A world-renowned chemist who helped develop the painkiller ibuprofen while working at Boots has died at the age of 95.
Dr Stewart Adams, born in Northamptonshire, left school aged 17 and started a pharmacist apprenticeship at a Boots branch in Cambridgeshire.
He went on to study pharmacy at the University of Nottingham and began work at Boots Pure Drug Company in 1952.
It was the following year his work began researching substances which could have a pain-killing effect on rheumatoid arthritis.
Dr Stewart Adams, born in Northamptonshire, left school aged 17 and started a pharmacist apprenticeship at a Boots branch in Cambridgeshire. He has died aged 95
Over the next 10 years, Dr Adams and his team tested various compounds - many of which failed.
They eventually discovered 2-(4-isobutylphenyl) propionic acid. This would later become known as ibuprofen.
Dr Adams told the BBC in 2015 that the drug was 'very effective' when he took it to combat a headache from a hangover before giving a speech.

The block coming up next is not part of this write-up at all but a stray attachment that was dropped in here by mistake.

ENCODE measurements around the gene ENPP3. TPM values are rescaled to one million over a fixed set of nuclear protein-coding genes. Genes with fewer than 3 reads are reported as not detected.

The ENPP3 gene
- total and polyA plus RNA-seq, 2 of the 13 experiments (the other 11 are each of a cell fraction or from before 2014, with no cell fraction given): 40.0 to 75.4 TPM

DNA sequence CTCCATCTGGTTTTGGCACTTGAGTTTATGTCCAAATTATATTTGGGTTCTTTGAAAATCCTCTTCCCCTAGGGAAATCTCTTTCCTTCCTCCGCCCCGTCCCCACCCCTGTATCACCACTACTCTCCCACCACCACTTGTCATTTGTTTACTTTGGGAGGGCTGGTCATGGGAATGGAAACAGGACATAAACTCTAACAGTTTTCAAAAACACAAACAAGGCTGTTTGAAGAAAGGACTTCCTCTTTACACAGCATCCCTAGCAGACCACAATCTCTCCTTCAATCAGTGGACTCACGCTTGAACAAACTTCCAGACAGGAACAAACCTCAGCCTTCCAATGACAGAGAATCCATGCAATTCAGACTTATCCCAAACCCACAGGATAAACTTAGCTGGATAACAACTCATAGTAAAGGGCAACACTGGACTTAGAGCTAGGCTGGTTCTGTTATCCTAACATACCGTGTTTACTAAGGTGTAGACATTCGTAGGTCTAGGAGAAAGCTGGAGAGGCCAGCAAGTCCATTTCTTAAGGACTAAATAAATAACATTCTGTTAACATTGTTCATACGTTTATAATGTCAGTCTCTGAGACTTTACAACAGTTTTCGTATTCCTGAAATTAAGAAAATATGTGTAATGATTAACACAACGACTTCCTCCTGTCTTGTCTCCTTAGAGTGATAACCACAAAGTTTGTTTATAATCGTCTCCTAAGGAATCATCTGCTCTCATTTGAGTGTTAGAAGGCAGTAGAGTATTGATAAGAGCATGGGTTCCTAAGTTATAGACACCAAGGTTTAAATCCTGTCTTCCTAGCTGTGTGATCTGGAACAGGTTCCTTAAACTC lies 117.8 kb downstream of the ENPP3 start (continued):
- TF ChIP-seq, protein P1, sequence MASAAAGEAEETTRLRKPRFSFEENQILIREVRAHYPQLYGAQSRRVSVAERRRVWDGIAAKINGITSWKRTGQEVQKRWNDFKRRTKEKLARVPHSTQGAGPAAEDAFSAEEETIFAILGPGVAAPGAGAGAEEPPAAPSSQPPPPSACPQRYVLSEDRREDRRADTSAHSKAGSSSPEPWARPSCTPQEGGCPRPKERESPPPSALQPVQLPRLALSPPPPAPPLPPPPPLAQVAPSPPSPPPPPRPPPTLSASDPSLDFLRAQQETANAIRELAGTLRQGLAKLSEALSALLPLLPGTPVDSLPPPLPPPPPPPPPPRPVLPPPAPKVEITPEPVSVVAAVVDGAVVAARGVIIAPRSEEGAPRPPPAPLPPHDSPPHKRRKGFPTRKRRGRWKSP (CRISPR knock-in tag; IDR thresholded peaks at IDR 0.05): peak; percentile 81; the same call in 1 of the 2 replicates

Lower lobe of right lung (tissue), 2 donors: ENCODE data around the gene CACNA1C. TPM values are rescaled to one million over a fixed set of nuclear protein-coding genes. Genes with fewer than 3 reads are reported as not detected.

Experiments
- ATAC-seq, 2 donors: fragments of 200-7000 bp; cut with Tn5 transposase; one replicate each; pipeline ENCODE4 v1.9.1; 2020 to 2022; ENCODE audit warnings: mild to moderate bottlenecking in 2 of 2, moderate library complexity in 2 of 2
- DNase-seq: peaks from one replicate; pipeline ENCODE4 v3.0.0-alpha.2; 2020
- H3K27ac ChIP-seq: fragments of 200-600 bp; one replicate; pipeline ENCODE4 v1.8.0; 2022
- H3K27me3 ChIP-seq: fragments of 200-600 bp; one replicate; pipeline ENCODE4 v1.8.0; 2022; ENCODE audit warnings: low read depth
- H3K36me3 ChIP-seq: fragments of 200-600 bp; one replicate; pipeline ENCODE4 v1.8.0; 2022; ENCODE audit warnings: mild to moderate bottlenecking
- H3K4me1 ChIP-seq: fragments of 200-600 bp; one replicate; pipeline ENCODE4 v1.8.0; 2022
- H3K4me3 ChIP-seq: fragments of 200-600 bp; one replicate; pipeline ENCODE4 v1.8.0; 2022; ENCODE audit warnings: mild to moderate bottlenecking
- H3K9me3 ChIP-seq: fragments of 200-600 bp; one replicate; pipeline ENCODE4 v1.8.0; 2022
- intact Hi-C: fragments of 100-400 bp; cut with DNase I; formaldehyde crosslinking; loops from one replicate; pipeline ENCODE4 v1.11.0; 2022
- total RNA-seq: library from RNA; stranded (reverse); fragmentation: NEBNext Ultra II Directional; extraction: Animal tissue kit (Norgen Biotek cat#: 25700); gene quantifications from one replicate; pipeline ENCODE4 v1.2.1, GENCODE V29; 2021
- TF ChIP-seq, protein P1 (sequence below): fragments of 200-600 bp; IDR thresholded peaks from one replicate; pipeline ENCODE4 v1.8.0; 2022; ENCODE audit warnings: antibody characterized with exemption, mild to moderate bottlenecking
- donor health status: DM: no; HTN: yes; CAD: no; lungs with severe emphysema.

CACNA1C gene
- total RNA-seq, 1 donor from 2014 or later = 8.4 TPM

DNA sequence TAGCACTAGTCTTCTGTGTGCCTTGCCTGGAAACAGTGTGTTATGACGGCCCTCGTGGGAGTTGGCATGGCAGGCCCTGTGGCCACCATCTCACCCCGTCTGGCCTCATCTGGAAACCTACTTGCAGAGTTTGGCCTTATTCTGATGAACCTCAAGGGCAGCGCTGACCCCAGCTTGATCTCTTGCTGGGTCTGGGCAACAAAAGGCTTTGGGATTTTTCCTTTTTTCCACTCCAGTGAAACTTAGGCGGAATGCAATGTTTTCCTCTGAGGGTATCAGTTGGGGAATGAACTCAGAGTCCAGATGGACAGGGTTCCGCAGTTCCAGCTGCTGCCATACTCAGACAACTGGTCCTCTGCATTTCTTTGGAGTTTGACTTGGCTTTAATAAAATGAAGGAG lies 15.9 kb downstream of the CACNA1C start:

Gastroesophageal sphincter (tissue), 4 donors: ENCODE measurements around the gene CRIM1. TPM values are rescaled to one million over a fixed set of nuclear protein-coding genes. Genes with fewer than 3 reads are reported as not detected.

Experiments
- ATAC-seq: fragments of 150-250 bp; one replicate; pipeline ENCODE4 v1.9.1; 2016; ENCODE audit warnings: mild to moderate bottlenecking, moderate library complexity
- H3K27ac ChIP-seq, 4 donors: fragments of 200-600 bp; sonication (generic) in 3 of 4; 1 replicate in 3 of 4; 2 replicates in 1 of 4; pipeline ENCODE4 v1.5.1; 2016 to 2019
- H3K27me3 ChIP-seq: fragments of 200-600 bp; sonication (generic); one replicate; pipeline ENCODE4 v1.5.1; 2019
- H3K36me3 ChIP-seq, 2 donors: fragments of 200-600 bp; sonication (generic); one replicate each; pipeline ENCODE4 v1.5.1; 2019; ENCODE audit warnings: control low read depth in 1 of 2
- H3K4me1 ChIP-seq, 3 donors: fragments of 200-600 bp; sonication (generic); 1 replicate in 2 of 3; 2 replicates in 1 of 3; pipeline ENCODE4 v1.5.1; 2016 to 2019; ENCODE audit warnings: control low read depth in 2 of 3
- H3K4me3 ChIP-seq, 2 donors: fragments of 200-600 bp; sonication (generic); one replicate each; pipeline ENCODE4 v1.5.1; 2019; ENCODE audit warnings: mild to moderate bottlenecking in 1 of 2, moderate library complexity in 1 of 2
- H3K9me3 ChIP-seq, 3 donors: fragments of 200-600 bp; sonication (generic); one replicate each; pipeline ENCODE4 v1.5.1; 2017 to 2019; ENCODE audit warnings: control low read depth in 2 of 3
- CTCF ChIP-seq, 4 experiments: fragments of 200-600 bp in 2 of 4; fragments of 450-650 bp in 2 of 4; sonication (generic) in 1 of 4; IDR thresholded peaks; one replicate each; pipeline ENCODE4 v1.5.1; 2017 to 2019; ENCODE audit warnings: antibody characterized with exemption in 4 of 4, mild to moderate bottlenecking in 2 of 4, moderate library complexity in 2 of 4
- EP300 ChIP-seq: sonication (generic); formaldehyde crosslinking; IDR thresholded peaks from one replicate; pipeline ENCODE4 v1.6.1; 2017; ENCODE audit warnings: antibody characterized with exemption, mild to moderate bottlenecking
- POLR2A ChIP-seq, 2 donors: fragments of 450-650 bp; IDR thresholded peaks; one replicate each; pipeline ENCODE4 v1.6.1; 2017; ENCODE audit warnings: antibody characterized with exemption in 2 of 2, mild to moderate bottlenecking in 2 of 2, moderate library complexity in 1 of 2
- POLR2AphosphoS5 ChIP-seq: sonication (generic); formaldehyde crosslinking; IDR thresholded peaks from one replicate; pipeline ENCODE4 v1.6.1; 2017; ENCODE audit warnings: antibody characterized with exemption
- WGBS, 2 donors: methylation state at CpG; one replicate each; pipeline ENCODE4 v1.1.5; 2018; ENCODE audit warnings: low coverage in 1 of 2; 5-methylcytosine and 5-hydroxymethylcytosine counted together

Further trials of ibuprofen had to be made before it was then licensed in 1969 as a prescription drug in the UK.
He was awarded an OBE for his work in the 1980s. This year is the 50th anniversary of the drug becoming licensed.
Dr Adams, a father-of-two and grandfather-of-six who lived in Redhill, near Nottingham, died at the Queen's Medical Centre on Wednesday.
His son, Chris, a solicitor in Nottingham, said: 'He was very humble and very objective and measured.
'He was an incredibly modest person who was very much dedicated to his work and his family.'
On his father's work, Mr Adams added: 'Being involved in that kind of project and remaining completely grounded and being such a good role model for my brother and I and the grandchildren and others in the family, we are incredibly proud of him,.
'I think quietly he was very pleased that people recognised him later on.'
He went on to study pharmacy at the University of Nottingham and began work at Boots Pure Drug Company in 1952
Further trials of ibuprofen had to be made